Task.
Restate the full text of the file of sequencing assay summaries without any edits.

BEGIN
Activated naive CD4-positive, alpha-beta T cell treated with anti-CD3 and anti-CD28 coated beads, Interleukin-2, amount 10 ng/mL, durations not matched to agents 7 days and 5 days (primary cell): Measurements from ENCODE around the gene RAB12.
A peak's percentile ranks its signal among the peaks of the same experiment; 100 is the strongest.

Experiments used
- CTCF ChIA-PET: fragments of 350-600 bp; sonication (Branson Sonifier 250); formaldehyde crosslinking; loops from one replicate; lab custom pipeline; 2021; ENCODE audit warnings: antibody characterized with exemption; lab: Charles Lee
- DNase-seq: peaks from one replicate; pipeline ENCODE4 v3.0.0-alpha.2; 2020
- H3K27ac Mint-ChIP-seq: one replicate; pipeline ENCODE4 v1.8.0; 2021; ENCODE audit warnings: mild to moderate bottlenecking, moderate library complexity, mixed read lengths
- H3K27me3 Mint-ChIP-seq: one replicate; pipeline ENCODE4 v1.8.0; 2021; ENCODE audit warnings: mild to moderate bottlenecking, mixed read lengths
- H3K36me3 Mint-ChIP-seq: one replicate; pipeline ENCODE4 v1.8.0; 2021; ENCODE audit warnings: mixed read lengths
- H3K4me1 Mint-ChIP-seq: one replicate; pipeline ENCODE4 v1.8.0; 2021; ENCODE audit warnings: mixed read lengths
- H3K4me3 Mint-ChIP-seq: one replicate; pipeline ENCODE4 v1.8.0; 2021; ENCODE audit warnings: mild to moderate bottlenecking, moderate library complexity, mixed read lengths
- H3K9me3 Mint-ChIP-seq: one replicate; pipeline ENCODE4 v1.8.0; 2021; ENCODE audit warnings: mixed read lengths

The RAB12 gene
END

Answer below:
Activated naive CD4-positive, alpha-beta T cell treated with anti-CD3 and anti-CD28 coated beads, Interleukin-2, amount 10 ng/mL, durations not matched to agents 7 days and 5 days (primary cell): Measurements from ENCODE around the gene RAB12.
A peak's percentile ranks its signal among the peaks of the same experiment; 100 is the strongest.

Experiments used
- CTCF ChIA-PET: fragments of 350-600 bp; sonication (Branson Sonifier 250); formaldehyde crosslinking; loops from one replicate; lab custom pipeline; 2021; ENCODE audit warnings: antibody characterized with exemption; lab: Charles Lee
- DNase-seq: peaks from one replicate; pipeline ENCODE4 v3.0.0-alpha.2; 2020
- H3K27ac Mint-ChIP-seq: one replicate; pipeline ENCODE4 v1.8.0; 2021; ENCODE audit warnings: mild to moderate bottlenecking, moderate library complexity, mixed read lengths
- H3K27me3 Mint-ChIP-seq: one replicate; pipeline ENCODE4 v1.8.0; 2021; ENCODE audit warnings: mild to moderate bottlenecking, mixed read lengths
- H3K36me3 Mint-ChIP-seq: one replicate; pipeline ENCODE4 v1.8.0; 2021; ENCODE audit warnings: mixed read lengths
- H3K4me1 Mint-ChIP-seq: one replicate; pipeline ENCODE4 v1.8.0; 2021; ENCODE audit warnings: mixed read lengths
- H3K4me3 Mint-ChIP-seq: one replicate; pipeline ENCODE4 v1.8.0; 2021; ENCODE audit warnings: mild to moderate bottlenecking, moderate library complexity, mixed read lengths
- H3K9me3 Mint-ChIP-seq: one replicate; pipeline ENCODE4 v1.8.0; 2021; ENCODE audit warnings: mixed read lengths

The RAB12 gene